There are two steps to assessment: you gather information about student learning and you share that information with others such as the student, parents and administration. Occasionally, you might add the hint of an evaluation, but otherwise students should experience their successes and failures not as reward and punishment but as information. Because homo sapiens can only ever experience grades as reward or punishment, we don't need them to gather or share this information about student learning.
The worst kinds of assessments encourage students to do only what they are already good at and hide their mistakes so that the teacher can judge. The best kinds of assessments encourage students to take risks and make their mistakes transparent for the teacher to use as a way to plot future learning. In other words, assessment is less about gotcha and more about diagnosing learning.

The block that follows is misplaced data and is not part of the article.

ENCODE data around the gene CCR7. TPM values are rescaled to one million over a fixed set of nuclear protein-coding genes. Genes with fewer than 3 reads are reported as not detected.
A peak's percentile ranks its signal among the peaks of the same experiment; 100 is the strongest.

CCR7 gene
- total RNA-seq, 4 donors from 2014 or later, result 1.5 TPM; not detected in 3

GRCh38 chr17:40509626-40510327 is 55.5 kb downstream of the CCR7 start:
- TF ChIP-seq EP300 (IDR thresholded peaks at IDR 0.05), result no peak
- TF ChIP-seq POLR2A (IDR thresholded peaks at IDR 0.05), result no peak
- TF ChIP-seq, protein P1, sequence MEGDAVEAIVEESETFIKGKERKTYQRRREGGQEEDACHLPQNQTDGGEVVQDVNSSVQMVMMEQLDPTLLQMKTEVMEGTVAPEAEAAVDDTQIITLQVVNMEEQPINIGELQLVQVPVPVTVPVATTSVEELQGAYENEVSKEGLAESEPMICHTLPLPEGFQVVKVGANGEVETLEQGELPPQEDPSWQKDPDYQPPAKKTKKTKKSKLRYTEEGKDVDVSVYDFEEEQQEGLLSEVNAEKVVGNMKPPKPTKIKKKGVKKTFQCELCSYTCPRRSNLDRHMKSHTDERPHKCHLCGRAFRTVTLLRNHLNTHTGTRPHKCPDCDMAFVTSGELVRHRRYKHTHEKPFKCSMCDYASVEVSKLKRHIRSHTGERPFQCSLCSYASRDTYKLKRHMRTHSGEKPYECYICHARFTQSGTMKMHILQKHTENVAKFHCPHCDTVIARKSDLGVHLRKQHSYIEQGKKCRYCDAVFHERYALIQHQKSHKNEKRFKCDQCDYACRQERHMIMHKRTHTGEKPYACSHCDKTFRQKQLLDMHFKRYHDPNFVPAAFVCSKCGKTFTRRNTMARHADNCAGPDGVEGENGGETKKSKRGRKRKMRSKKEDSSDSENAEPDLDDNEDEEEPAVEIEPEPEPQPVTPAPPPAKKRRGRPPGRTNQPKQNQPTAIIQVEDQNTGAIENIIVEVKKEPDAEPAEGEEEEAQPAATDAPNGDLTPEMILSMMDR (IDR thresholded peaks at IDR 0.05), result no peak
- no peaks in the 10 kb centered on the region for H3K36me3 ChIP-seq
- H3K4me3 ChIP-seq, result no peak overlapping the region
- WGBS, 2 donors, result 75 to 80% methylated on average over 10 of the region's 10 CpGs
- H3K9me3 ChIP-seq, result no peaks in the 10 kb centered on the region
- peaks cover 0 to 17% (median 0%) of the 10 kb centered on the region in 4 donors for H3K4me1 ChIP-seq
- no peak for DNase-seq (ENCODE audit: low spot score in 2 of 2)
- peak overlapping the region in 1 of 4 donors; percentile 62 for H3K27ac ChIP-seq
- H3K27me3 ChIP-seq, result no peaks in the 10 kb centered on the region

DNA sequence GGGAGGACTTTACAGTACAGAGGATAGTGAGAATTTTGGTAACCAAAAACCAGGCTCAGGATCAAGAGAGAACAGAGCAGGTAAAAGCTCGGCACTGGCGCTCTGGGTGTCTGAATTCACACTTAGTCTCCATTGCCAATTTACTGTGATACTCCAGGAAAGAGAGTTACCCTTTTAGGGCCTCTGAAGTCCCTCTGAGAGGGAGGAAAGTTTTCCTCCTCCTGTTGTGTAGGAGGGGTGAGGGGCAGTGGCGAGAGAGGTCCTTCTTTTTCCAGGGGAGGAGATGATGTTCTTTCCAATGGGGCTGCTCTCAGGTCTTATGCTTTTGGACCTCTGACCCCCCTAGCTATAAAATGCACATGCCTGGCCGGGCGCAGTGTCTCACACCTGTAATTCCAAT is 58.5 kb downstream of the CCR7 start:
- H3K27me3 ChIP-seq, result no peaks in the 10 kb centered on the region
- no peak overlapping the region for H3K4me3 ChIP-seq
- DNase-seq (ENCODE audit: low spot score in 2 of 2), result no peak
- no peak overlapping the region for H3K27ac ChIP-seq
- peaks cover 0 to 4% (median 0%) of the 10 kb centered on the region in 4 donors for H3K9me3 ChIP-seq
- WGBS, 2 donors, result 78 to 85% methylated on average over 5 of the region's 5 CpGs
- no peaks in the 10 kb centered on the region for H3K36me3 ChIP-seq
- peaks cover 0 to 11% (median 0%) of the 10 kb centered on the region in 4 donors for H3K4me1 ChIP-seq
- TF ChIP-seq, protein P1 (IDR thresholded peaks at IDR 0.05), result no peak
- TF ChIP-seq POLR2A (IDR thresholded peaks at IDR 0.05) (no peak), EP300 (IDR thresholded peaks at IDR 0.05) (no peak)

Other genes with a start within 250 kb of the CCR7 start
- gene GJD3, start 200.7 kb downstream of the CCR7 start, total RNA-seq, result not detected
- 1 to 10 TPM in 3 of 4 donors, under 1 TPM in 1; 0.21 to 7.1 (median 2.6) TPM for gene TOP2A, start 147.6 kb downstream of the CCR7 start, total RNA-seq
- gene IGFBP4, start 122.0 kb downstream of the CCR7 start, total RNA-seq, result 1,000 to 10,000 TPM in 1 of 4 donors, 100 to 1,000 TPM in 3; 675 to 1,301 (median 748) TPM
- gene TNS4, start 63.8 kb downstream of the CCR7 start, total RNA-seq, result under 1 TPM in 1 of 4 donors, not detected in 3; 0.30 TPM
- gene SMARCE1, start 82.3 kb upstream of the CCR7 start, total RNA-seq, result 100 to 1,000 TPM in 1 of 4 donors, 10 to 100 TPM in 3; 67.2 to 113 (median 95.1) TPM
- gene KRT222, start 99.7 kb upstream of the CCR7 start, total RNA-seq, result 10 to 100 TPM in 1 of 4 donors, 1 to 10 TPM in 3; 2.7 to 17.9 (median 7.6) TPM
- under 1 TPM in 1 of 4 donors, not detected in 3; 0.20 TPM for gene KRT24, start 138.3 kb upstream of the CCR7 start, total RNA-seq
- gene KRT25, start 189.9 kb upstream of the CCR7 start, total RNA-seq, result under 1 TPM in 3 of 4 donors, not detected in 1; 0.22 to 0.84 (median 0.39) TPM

Just like learning, assessment should be about working with kids to construct and apply their understandings to create and perform for a purpose and in a context.